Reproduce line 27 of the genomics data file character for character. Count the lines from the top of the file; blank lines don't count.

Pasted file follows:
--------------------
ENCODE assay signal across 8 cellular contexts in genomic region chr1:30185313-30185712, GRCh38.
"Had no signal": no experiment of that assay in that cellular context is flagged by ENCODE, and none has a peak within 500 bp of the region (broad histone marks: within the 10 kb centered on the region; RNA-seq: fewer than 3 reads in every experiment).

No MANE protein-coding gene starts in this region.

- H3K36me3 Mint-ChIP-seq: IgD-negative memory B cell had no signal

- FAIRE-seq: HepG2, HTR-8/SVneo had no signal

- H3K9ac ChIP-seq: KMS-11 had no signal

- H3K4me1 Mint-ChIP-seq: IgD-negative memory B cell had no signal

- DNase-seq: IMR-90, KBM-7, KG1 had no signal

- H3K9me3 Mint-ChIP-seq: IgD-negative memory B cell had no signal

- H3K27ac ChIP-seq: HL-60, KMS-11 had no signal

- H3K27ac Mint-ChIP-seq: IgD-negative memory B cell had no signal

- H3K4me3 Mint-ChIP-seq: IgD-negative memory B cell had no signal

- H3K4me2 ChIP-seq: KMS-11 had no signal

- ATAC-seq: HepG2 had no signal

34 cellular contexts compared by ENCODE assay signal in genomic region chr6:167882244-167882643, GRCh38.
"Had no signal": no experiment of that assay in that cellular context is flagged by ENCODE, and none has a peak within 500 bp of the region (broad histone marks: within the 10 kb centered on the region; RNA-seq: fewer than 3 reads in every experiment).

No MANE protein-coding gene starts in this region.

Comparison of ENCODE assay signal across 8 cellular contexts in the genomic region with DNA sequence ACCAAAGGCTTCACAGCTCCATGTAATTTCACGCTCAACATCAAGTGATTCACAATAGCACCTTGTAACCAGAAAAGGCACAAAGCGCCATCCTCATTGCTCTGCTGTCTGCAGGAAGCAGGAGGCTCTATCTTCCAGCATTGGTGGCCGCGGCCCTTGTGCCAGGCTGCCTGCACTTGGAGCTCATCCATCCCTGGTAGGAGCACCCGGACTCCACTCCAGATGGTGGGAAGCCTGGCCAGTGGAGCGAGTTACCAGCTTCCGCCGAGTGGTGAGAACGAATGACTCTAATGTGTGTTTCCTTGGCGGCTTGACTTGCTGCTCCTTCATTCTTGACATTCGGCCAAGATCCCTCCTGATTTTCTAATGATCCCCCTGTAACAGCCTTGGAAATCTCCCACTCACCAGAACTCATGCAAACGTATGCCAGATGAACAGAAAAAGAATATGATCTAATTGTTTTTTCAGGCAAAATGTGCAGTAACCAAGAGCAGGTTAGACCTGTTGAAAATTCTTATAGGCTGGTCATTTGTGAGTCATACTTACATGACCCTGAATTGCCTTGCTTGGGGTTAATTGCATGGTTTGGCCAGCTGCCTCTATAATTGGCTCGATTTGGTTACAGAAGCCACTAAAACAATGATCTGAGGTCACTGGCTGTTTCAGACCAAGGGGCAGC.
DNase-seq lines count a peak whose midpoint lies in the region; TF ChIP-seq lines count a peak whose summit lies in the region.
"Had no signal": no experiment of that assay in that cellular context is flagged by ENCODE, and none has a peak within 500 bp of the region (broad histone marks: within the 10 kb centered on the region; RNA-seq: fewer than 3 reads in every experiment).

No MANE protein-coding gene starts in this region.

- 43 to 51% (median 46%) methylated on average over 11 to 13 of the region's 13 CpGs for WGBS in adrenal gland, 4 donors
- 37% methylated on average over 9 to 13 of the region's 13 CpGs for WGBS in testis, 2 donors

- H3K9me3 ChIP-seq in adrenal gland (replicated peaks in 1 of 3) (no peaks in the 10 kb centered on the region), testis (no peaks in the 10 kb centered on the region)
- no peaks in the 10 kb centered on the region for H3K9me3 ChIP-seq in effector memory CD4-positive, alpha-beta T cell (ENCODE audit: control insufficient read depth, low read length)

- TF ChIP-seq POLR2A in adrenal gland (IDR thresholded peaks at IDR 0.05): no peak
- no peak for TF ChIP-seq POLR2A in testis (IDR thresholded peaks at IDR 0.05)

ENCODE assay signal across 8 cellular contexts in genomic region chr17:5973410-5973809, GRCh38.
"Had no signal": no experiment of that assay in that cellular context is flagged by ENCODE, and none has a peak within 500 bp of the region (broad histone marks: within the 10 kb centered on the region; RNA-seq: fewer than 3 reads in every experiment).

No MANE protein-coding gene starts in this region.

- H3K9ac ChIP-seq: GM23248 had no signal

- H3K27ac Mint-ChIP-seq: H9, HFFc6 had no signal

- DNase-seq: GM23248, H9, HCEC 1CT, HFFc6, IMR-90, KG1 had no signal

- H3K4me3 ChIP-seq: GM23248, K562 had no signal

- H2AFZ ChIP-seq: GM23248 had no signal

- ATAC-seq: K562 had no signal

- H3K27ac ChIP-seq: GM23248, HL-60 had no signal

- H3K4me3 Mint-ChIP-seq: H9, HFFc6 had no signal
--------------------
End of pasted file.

- no peak for TF ChIP-seq POLR2A in testis (IDR thresholded peaks at IDR 0.05)